I don't believe there are ANY carbing problems (besides the rare capper that maybe puts a bad seal on a bottle, or tired yeast in a HIGH gravity beer) that isn't simple impatience.

As I said in my bottling blog, it's really a fool proof process, you add sugar, keep the beer above 70 and wait.
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Old 01-02-2012, 12:03 AM   #5
Ericbme
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I hope this isn't a silly question...

Do you have to maintain the above 70* temp. I just bottled my first batch last week and they are in a room which hangs around 60-65*. Will the lower temp just add conditioning time?

 
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Old 01-02-2012, 12:12 AM   #6
OHIOSTEVE
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Quote:
Originally Posted by Ericbme View Post
I hope this isn't a silly question...

Do you have to maintain the above 70* temp. I just bottled my first batch last week and they are in a room which hangs around 60-65*. Will the lower temp just add conditioning time?
I cannot give a definitive answer but I think that if you are within the working range of the yeast they will carb up. I mean after all we let em set at a certain temp to ferment why do we think we have to raise the temp to get em to ferment in the bottle? I think however it may take longer.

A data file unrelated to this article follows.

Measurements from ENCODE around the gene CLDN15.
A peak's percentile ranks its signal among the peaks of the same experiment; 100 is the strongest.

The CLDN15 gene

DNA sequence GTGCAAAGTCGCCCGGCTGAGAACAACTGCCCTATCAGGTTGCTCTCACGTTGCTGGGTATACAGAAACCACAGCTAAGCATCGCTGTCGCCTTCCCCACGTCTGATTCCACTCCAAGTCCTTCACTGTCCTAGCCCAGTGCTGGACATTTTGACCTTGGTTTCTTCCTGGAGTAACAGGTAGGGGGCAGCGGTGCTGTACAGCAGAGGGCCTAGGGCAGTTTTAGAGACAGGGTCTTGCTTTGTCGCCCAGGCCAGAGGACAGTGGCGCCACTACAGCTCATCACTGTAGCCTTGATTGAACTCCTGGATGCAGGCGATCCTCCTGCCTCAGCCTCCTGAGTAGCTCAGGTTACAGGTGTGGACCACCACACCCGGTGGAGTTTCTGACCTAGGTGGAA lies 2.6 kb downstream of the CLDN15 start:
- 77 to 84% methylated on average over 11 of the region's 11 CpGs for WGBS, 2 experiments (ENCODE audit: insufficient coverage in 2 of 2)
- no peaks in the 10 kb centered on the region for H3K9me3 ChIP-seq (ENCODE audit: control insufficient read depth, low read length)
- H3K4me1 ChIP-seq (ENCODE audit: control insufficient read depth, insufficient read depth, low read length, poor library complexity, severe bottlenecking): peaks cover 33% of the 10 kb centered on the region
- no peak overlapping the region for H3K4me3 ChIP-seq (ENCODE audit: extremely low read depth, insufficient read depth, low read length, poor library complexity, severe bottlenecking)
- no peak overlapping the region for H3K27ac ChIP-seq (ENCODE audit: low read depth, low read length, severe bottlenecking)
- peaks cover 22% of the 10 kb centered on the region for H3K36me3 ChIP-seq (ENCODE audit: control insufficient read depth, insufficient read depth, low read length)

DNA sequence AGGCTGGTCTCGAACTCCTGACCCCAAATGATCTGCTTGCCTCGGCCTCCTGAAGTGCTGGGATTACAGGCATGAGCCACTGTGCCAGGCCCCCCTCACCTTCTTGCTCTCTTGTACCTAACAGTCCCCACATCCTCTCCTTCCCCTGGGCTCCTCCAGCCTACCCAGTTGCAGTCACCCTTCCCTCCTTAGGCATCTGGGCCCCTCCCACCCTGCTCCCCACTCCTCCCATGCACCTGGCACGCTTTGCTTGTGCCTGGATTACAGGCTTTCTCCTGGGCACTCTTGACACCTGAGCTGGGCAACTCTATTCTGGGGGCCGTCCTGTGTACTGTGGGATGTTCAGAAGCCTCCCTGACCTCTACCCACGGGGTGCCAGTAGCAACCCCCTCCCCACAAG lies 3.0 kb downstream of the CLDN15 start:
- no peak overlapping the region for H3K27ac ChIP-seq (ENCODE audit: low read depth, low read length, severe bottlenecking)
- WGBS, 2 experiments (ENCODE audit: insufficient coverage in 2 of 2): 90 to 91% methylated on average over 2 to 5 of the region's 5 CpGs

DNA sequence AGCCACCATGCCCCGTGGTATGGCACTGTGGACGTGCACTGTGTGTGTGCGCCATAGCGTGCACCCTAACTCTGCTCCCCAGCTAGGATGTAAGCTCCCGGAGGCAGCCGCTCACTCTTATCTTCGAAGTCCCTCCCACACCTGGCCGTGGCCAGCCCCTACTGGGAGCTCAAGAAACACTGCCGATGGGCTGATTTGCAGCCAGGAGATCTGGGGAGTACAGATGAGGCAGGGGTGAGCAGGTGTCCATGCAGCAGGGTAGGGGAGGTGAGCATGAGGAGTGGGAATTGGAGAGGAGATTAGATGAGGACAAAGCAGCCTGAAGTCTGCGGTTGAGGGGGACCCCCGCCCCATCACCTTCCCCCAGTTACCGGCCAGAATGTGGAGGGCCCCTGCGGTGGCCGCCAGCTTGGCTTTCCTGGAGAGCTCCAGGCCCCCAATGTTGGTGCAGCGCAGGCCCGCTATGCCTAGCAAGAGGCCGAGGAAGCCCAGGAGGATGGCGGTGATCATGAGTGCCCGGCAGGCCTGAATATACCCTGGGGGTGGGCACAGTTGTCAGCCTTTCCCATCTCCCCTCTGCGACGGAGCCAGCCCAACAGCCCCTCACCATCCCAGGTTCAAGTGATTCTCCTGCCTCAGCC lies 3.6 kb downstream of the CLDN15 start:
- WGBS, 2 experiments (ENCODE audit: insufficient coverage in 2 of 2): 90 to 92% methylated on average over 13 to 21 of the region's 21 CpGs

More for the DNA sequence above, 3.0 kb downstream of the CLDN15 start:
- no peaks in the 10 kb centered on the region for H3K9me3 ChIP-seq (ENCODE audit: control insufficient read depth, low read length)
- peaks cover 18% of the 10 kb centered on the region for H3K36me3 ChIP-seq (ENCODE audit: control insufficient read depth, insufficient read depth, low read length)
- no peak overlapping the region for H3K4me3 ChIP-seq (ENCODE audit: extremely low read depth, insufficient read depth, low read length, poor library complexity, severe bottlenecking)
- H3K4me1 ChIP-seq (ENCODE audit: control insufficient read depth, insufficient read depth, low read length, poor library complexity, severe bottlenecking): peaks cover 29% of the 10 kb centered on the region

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Old 01-02-2012, 07:03 PM   #7
NavyMarine1978
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Quote:
Originally Posted by jmprdood View Post
Still young. Let it sit in the bottle for a couple more weeks at room temp to condition and carb. I'm just now drinking a stout I bottled on 1 Dec.

Cheers!
So that was about 31-32 days? How was the carbination? My father makes Coopers and won't touch them until bottled for 5 weeks. He even says 4.5 is not long enough. Is this a good rule of thumb?

 
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Old 01-02-2012, 07:07 PM   #8
NavyMarine1978
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Quote:
Originally Posted by Hang Glider View Post
in two more weeks, come back and report. Leave them be until then.

Rule of thumb - at LEAST 3 weeks in the bottle for sufficient carbonation. Some even take longer.

Carbonation will take some of the sweetness out of it.
I will most certainly do that. I simply wanted to try one to see what state it was in and make sure they tasted like beer. I was glad that they taste good and they have alcohol, they only lack carbonation and are slightly sweet. So, near the end of this month should make a noticable difference?

 
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Old 01-02-2012, 07:23 PM   #9
NavyMarine1978
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Dec 2011
Halifax, Nova Scotia
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Quote:
Originally Posted by Revvy View Post
The 3 weeks at 70 degrees, that we recommend is the minimum time it takes for average gravity beers to carbonate and condition. Higher grav beers take longer.